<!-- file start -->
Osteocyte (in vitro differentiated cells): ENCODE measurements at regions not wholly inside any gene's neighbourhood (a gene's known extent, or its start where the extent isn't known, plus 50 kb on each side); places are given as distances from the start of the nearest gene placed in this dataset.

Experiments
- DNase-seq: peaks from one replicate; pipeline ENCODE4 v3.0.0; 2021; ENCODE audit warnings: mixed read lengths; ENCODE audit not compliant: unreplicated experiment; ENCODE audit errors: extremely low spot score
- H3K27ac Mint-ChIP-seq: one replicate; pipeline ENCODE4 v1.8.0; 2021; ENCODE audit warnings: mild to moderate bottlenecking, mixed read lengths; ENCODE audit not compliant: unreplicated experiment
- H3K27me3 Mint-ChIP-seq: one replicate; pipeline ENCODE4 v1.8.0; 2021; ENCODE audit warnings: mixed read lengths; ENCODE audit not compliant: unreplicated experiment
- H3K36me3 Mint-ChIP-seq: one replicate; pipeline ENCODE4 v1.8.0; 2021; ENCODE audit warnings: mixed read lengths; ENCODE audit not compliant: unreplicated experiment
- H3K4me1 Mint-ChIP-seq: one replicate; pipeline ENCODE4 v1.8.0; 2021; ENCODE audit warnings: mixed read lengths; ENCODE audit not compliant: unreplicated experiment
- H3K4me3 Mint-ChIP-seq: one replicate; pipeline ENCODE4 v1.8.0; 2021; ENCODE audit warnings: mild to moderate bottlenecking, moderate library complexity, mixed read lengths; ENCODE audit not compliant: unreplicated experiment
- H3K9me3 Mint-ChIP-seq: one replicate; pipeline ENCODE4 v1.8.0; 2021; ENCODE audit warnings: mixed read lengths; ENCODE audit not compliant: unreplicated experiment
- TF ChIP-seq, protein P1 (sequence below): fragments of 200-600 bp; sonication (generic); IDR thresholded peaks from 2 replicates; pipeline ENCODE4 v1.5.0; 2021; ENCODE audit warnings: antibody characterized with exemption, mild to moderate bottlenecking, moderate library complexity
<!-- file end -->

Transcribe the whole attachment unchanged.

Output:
Osteocyte (in vitro differentiated cells): ENCODE measurements at regions not wholly inside any gene's neighbourhood (a gene's known extent, or its start where the extent isn't known, plus 50 kb on each side); places are given as distances from the start of the nearest gene placed in this dataset.

Experiments
- DNase-seq: peaks from one replicate; pipeline ENCODE4 v3.0.0; 2021; ENCODE audit warnings: mixed read lengths; ENCODE audit not compliant: unreplicated experiment; ENCODE audit errors: extremely low spot score
- H3K27ac Mint-ChIP-seq: one replicate; pipeline ENCODE4 v1.8.0; 2021; ENCODE audit warnings: mild to moderate bottlenecking, mixed read lengths; ENCODE audit not compliant: unreplicated experiment
- H3K27me3 Mint-ChIP-seq: one replicate; pipeline ENCODE4 v1.8.0; 2021; ENCODE audit warnings: mixed read lengths; ENCODE audit not compliant: unreplicated experiment
- H3K36me3 Mint-ChIP-seq: one replicate; pipeline ENCODE4 v1.8.0; 2021; ENCODE audit warnings: mixed read lengths; ENCODE audit not compliant: unreplicated experiment
- H3K4me1 Mint-ChIP-seq: one replicate; pipeline ENCODE4 v1.8.0; 2021; ENCODE audit warnings: mixed read lengths; ENCODE audit not compliant: unreplicated experiment
- H3K4me3 Mint-ChIP-seq: one replicate; pipeline ENCODE4 v1.8.0; 2021; ENCODE audit warnings: mild to moderate bottlenecking, moderate library complexity, mixed read lengths; ENCODE audit not compliant: unreplicated experiment
- H3K9me3 Mint-ChIP-seq: one replicate; pipeline ENCODE4 v1.8.0; 2021; ENCODE audit warnings: mixed read lengths; ENCODE audit not compliant: unreplicated experiment
- TF ChIP-seq, protein P1 (sequence below): fragments of 200-600 bp; sonication (generic); IDR thresholded peaks from 2 replicates; pipeline ENCODE4 v1.5.0; 2021; ENCODE audit warnings: antibody characterized with exemption, mild to moderate bottlenecking, moderate library complexity